Anything about Elvis
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Thu Jul 03, 2003 9:06 pm

Hey Getlo!

Do you have a full size pic you can post of your avatar?
That is one great pic of our man!

Thu Jul 03, 2003 10:31 pm

I had always thought that the "speed" term was the the engineer comfirming to himself that the recorders were running and had reached and were maintaining desired speed. In those pre-computer non solid state days

It is very unlikely that speed would ever refer to the pace of a song - that's why we have the word TEMPO.

Fri Jul 04, 2003 12:30 am

elvis-fan wrote:Hey Getlo!

Do you have a full size pic you can post of your avatar?
That is one great pic of our man!

I certainly do Brad!

I agree, it's a nice shot of Elvis from 1977.

Here's the larger file of the picture:


Fri Jul 04, 2003 12:38 am

The speed at which a piece of music is performed. Tempo is indicated by a tempo marking, which indicates the general speed (and often the mood) of a piece or section.


tempo <-> speed, time (a tempo: in time)

My case is rested.

That still doesnt answer Spellbinders question just explains what "tempo" means.

the squirrel

Fri Jul 04, 2003 3:19 am

Sorry doesnt

the squirrel

Fri Jul 04, 2003 3:30 am

I certainly do Brad!

I agree, it's a nice shot of Elvis from 1977.

Here's the larger file of the picture:


HI Getlo
what month is that photo was taken in know its from 1977.

curtis simpkins

Fri Jul 04, 2003 3:42 am

Well I do know that tempo equals speed.

That's the point.

No one in the studio would say "call out the speed" or "increase the speed a little".

They would say " call out the TEMPO" and "increae the TEMPO a little"

Just as a film director call "lights, camera, action" as a check device a recording studio engineer might call out SPEED as an affimation.

It has nothing to do with the TEMPO count in to a song.

Fri Jul 04, 2003 4:23 am

Hi Kiwi.

I agree......i think you nailed it.

the squirrel

Fri Jul 04, 2003 4:27 pm

All I'm getting from you is a WAG answer.

Fri Jul 04, 2003 7:21 pm

Curtis, my avatar photo is taken from a still of Rapid City, South Dekota, June 21st 1977. It's during the song "See See Rider".

Fri Jul 04, 2003 11:44 pm

WAG = wild arse guess

Sat Jul 05, 2003 12:13 am

Isn't speed a drug? :)

Cheers Simon

Mon Jul 07, 2003 4:55 pm

From Steve Sholes of "Master and Session":

Hi Tom,

"Speed" is just the tape speed. IPS=inches per second
The speed of a cassette tape would be 1.875 ips.
Consumer reel-to-reels of the 60's and 70's: 3.75 ips or better 7.5 ips.
RCA master tapes were typically 15 ips or 30 ips.


Mon Jul 07, 2003 7:21 pm

This still does not answer the question. Exactly what does "and speed" mean as part of the slate?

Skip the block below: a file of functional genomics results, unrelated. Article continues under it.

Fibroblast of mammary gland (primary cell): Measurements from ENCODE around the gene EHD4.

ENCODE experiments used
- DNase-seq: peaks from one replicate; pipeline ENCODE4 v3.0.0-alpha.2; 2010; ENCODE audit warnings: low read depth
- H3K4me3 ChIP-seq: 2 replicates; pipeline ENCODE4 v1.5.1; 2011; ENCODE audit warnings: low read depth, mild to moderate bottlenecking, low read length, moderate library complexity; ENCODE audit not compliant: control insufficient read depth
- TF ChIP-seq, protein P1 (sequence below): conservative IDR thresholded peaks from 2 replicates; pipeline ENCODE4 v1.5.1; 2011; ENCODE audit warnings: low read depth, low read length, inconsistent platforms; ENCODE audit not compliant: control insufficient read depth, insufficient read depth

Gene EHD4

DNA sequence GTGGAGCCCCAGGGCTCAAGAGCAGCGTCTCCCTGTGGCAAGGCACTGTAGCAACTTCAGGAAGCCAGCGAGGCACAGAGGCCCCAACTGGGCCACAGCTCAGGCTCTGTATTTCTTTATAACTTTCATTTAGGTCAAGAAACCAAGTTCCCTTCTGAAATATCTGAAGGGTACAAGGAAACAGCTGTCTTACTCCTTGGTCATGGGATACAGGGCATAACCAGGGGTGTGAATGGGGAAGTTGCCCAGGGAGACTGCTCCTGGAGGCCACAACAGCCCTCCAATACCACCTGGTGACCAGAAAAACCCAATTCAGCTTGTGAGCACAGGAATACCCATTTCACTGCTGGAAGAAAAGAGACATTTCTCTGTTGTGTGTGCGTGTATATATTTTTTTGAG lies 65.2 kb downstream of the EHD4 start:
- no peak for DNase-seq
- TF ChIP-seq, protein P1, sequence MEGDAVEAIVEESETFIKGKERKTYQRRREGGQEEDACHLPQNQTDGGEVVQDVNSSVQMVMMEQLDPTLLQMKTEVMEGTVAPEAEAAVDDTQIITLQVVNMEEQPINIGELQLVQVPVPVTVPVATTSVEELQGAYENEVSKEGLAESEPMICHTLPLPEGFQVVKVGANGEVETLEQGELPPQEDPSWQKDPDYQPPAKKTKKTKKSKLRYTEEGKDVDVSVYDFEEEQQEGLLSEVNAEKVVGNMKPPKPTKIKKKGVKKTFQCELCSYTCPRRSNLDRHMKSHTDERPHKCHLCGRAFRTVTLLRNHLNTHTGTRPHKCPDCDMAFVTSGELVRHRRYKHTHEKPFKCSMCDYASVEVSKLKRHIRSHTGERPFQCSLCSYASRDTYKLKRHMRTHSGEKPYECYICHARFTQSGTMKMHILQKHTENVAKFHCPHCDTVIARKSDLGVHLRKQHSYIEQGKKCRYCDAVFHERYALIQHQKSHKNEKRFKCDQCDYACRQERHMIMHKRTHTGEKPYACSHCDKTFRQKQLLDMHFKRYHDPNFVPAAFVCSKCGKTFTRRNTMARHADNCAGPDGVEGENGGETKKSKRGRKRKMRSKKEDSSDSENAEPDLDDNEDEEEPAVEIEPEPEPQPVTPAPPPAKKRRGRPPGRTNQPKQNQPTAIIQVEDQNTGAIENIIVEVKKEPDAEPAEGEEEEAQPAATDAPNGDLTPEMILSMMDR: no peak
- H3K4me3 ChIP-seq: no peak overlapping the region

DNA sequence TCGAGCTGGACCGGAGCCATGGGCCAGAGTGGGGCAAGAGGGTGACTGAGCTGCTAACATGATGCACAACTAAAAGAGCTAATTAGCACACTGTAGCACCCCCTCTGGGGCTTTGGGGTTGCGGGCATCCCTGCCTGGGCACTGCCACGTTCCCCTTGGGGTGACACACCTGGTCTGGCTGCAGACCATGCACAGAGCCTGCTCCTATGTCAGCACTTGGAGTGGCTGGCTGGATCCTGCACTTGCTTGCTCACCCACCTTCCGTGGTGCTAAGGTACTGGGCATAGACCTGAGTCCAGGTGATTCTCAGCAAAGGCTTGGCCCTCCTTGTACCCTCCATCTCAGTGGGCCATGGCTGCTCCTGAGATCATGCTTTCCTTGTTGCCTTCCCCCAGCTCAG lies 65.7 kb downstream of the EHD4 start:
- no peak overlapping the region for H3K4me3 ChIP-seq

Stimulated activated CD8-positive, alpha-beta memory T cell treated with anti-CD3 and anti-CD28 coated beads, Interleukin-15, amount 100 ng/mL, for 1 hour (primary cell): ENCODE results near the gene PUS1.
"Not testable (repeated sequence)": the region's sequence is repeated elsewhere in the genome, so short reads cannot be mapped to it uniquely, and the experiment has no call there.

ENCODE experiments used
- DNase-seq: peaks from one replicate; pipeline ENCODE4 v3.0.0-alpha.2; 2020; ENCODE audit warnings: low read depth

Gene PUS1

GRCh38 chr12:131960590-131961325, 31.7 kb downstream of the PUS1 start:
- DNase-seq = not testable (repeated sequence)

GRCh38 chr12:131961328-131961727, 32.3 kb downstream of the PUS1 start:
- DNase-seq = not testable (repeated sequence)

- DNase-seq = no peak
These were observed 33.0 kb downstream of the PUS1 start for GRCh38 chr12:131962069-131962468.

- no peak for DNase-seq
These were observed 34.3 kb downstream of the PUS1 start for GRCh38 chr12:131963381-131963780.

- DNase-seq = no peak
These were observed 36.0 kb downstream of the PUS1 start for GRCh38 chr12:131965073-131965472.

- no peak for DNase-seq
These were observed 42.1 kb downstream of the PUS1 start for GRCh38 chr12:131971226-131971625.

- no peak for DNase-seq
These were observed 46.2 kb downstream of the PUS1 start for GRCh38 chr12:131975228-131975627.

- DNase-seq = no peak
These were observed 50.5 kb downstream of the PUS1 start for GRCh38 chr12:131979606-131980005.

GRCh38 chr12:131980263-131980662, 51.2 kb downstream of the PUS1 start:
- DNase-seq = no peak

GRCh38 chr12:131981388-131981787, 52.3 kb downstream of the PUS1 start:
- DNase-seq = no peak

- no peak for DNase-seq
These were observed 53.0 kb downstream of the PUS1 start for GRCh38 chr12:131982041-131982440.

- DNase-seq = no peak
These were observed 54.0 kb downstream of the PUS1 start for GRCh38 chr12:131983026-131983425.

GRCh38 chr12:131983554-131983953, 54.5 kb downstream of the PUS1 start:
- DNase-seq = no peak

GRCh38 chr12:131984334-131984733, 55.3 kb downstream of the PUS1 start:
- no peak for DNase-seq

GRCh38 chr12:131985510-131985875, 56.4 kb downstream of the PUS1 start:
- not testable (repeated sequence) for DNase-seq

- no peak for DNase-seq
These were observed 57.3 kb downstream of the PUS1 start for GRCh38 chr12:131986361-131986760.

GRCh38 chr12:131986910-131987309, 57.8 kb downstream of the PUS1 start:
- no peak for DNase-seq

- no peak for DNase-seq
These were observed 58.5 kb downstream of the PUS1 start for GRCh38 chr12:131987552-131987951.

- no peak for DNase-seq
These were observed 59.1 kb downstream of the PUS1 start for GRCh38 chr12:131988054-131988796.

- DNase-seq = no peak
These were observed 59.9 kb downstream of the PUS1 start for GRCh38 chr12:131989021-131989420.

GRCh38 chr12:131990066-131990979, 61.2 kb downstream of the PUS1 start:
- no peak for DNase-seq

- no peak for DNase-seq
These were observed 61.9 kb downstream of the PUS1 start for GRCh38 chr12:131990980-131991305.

Mon Jul 07, 2003 8:07 pm

What slate are you referring to? a film slate? I asked you earlier on if you were talking about filmaking. Please make up your mind as to what the Hell you are asking.


Mon Jul 07, 2003 10:22 pm

Sorry but I still strongly disagree.

In the early 60's I produced hundreds of radio commercials - most of them just one or two voices.

On every take the engineer would either call "wait for speed" or "speed is up". Then call the tape number and then the "go" call.

He was referring to the then NON solid state mechanical tape transports gearing up to the desired speed, There was always an acceleration process with the motors.

It was also a confirmation (in the engineers mind) the the right IPS was selected and indeed that the tapes were running.

I have never heard a musician refer use the word SPEED in reference to a song - "fast" "slow" "Let's speed it up" but never SPEED on it's own - it was always TEMPO as in "how do you feel about the TEMPO".

As most of the Frankie and Johnny sessions were VO on pre-recorded tracks then tape transport speed would be even more critical by virtue of the possibility of two machines being used.

the arts being lost

Tue Jul 08, 2003 12:46 am

49 messages until Kiwi's mostly correct answer?

This reminds me of the continuing, still continuing, misuses of "Binaural".

The standard call of "Speed!" in the film/recording industry started meaning the CAMERAS are up to speed. The term evolved from early sound film production. The term might even have evolved from industrial manufacturing processes in the 1850s or so--although there are no sound recordings of that!

It took many seconds to get the early huge sound cameras, enclosed in a soundproof box of their own and thus not directly visible to the director, from a stopped state to running the monster 50-pound rolls of 35mm film at the correct stable sound film speed of 24fps (or even higher speed for a slow motion shot). The cameraman would call "Speed!" when the camera had, er, reached and stabilized at correct speed. The director would not call "Action!" until hearing "Speed!".

From that the term/call evolved out to recording studios and other places where other apparatus had to be "running at correct speed". General use of the term also evolved as cameras and recorders became quieter, smaller, faster to start, and more stable. The specific meaning of the term and what equipment it referred to could be somewhat different in different studios, whether film or sound studios.

Used that way, "Speed!" is an engineer's term, never a musician's term.

(I've edited this for gramattickallery clarityius)
Last edited by ohnono on Tue Jul 08, 2003 1:35 am, edited 6 times in total.